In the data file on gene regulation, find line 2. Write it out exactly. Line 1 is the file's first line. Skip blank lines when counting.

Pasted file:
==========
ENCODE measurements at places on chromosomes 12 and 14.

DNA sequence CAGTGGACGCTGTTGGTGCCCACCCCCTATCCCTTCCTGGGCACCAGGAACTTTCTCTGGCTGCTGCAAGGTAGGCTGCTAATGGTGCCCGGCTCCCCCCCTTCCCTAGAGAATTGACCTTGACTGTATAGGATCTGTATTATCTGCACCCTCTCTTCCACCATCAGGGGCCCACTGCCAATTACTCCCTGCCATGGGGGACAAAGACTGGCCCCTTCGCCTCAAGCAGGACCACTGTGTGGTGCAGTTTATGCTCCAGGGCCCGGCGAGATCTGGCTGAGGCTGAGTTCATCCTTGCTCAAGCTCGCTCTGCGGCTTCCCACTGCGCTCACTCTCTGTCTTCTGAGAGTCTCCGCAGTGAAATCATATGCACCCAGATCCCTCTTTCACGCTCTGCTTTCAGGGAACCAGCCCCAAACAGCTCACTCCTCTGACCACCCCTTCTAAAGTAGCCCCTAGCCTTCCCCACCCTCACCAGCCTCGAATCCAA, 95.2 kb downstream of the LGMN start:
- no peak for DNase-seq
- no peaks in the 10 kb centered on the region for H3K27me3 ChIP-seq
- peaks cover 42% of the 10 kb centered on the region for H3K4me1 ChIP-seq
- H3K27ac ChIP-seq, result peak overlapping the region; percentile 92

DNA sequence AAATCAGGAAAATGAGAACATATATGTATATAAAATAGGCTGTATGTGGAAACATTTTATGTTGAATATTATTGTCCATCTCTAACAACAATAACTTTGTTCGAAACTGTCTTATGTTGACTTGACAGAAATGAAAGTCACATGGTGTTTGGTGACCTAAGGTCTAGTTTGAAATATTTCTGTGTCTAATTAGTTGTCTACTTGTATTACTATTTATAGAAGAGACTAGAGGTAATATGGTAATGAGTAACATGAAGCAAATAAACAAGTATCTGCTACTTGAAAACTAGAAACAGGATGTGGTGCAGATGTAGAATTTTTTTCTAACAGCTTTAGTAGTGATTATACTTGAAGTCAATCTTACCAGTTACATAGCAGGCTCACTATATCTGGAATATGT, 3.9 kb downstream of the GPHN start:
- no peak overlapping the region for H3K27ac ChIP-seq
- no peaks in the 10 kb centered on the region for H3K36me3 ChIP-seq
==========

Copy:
DNA sequence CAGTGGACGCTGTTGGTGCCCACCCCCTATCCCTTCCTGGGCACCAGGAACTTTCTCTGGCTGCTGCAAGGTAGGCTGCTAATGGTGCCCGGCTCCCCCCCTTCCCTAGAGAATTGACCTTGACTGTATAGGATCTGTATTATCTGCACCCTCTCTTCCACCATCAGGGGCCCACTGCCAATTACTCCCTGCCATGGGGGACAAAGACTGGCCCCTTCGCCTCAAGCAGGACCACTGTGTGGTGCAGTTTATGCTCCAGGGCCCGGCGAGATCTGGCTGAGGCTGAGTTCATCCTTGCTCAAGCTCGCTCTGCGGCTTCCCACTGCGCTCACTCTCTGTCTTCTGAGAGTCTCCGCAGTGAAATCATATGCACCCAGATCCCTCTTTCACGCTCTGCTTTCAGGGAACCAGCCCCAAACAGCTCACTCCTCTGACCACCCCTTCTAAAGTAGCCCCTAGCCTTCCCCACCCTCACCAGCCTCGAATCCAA, 95.2 kb downstream of the LGMN start: